Review:

?Powerful....At once impassioned, lucid, and understandably enraged, The Devil That Danced on the Water illuminates the troubled, tragic history of a country and a continent. It helps us understand how the faraway events we?ve grown used to seeing on the nightly news?the violent coups, famines, mass murders, and migrations?affect the lives of individual men and women, of parents and children, of families just like our own....[This] book is populated with vibrant characters.? Francine Prose, O, The Oprah Magazine

Review:

?Riveting....Memoir seems to soft a word for Aminatta Forna?s The Devil That Danced on the Water....The intimacy of a child?s domestic world contrasts acutely with the looming political backdrop....Mohamed Sorie Forna was the kind of young man upon whom a society?s hopes are built.? Eve MacSweeney, Vogue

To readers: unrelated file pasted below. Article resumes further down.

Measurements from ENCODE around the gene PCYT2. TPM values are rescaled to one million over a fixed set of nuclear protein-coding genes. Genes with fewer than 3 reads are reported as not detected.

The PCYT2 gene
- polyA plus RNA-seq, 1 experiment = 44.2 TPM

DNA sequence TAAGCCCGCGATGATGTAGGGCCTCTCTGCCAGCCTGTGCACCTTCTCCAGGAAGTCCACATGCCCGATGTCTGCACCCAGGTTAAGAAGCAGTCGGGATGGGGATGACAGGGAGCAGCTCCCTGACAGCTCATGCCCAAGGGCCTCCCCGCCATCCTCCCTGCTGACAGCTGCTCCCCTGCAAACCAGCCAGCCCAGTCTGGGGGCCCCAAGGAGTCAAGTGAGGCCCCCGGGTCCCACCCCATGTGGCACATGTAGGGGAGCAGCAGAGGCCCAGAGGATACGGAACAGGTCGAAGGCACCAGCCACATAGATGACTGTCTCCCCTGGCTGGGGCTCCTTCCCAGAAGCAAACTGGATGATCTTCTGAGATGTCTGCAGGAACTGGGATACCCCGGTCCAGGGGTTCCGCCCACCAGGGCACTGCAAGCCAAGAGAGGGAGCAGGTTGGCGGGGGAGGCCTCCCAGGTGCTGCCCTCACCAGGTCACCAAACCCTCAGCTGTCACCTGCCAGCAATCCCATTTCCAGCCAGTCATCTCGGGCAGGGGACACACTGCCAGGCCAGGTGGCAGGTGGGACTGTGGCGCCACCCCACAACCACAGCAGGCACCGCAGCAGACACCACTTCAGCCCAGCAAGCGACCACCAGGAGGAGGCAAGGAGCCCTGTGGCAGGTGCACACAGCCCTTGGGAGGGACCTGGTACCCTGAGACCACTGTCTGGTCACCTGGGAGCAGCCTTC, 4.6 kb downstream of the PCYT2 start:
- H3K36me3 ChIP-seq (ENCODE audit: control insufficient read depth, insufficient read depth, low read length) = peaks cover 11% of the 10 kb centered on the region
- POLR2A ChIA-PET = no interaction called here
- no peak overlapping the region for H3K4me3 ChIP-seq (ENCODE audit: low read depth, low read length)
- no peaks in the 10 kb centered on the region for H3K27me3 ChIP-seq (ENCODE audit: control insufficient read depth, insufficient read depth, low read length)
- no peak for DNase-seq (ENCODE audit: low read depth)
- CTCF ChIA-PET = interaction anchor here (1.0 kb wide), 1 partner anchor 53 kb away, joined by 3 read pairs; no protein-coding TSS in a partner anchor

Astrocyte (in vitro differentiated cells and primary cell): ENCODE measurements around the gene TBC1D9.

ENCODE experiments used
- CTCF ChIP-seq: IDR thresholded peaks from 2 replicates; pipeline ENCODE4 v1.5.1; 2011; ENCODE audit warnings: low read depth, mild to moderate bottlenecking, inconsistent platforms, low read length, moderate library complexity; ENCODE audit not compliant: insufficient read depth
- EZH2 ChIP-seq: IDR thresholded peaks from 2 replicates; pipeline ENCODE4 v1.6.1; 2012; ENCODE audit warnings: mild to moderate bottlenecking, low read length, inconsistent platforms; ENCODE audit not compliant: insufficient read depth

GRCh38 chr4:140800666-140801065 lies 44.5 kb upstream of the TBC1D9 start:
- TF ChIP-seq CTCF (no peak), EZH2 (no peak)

Review:

?An evocative, disturbing mixture of memoir and investigative reporting....[Forna?s] recreation of the country she knew as a child and the father she idolized is deft and moving.? Sarah Goodyear, Time Out New York

Review:

?Harrowing....Forna writes with a compelling mix of distance and anguish, intent on explaining her father?s death and reclaiming his memory. Lush descriptions of her idyllic childhood provide eerie counter-point to chilling depictions of the hell Sierra Leone had become upon her return in recent years....Reminiscent of Isabelle Allende?s House of Spirits, Forna?s work is a powerfully and elegantly written mix of complex history, riveting memoir and damning exposé.? Publishers Weekly (starred review)

Review: